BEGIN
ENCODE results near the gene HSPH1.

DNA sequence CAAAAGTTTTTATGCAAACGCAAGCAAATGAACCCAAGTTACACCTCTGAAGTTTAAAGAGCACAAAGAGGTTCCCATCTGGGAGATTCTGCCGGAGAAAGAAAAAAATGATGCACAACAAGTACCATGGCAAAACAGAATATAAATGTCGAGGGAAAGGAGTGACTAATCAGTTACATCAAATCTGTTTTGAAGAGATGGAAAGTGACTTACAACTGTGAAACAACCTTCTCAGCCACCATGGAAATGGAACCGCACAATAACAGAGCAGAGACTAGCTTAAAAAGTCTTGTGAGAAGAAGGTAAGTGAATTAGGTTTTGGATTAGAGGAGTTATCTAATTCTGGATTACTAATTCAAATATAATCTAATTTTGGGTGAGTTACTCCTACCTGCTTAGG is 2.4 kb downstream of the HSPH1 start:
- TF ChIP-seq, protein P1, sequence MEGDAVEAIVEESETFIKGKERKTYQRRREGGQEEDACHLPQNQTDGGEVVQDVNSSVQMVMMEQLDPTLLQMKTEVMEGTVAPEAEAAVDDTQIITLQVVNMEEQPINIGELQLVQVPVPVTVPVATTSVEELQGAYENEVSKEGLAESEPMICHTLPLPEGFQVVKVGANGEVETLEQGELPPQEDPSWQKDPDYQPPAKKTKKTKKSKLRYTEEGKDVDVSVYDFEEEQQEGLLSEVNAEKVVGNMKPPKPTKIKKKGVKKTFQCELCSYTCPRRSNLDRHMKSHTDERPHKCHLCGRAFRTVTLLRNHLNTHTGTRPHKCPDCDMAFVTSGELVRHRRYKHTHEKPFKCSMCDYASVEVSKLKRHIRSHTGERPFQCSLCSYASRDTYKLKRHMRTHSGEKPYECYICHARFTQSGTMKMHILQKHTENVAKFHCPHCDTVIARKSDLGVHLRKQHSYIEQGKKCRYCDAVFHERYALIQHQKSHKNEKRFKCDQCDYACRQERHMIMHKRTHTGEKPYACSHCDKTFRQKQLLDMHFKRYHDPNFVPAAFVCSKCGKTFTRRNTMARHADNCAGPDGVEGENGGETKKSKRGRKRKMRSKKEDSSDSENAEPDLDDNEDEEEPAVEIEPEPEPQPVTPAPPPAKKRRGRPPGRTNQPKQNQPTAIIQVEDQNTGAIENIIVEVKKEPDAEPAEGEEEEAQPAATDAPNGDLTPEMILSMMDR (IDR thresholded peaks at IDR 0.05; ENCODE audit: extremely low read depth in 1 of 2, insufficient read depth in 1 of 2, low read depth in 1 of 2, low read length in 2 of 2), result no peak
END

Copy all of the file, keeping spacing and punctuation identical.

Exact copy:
ENCODE results near the gene HSPH1.

DNA sequence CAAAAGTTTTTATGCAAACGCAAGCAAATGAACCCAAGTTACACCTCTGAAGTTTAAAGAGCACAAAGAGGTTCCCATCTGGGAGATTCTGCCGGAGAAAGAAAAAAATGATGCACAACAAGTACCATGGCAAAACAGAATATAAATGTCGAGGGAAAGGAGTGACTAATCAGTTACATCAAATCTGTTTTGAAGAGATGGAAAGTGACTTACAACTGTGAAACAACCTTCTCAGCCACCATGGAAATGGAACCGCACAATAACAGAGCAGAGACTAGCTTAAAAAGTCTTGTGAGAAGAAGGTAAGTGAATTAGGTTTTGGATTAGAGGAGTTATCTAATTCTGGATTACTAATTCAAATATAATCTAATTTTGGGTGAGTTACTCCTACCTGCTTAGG is 2.4 kb downstream of the HSPH1 start:
- TF ChIP-seq, protein P1, sequence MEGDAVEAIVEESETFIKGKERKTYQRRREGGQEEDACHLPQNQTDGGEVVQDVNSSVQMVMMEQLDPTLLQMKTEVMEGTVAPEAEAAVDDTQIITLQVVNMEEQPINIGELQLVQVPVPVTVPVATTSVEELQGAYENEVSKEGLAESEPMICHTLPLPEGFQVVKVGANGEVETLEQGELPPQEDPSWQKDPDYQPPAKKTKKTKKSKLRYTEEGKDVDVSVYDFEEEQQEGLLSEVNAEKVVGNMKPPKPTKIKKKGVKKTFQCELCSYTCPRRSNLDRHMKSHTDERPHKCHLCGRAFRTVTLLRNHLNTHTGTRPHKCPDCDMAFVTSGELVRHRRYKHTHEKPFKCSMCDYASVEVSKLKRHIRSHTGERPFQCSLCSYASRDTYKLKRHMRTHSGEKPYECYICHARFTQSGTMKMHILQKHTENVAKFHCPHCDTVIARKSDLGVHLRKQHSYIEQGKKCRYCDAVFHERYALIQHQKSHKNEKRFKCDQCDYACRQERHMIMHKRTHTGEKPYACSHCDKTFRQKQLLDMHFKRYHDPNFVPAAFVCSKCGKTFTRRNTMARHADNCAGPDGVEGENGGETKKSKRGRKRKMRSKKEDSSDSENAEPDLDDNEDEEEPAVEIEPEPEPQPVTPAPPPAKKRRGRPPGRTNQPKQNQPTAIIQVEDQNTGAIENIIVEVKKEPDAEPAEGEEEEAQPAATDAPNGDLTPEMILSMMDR (IDR thresholded peaks at IDR 0.05; ENCODE audit: extremely low read depth in 1 of 2, insufficient read depth in 1 of 2, low read depth in 1 of 2, low read length in 2 of 2), result no peak